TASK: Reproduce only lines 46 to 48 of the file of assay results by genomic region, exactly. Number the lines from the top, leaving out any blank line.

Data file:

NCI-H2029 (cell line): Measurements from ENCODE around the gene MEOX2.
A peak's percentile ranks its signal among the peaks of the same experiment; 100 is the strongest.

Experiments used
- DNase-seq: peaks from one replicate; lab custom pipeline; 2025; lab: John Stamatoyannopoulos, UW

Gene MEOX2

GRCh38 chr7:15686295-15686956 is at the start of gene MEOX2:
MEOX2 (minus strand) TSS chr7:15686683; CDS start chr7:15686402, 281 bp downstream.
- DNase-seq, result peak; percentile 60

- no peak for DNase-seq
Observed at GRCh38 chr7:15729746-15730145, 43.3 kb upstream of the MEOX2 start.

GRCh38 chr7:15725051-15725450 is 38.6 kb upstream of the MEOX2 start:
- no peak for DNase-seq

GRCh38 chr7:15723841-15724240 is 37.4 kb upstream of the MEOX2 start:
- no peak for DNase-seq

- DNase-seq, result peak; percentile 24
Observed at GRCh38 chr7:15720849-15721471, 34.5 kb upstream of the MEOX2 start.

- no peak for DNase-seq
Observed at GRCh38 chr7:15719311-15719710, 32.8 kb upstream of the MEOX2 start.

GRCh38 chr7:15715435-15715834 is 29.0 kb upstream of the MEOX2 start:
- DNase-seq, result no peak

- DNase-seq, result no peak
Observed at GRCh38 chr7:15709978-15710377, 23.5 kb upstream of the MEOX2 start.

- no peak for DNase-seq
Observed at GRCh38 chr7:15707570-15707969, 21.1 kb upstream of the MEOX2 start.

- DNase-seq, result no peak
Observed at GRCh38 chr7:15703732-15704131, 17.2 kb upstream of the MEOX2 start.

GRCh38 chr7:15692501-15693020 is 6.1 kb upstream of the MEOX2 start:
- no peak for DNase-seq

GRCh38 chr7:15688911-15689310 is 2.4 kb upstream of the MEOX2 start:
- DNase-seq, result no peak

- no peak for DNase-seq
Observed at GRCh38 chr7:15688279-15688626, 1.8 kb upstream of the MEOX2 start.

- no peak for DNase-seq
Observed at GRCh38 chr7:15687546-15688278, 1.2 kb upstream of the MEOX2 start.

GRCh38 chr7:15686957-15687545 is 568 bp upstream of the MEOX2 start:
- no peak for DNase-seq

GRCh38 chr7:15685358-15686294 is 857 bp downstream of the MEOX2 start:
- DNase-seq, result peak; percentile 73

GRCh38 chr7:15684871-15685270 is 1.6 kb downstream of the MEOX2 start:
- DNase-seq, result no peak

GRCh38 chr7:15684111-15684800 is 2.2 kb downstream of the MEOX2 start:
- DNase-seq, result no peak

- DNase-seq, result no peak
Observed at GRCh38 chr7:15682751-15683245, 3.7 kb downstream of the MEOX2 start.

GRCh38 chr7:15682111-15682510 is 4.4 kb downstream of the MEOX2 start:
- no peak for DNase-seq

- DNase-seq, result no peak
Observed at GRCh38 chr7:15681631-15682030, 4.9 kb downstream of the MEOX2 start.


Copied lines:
- no peak for DNase-seq

- DNase-seq, result no peak
Observed at GRCh38 chr7:15681631-15682030, 4.9 kb downstream of the MEOX2 start.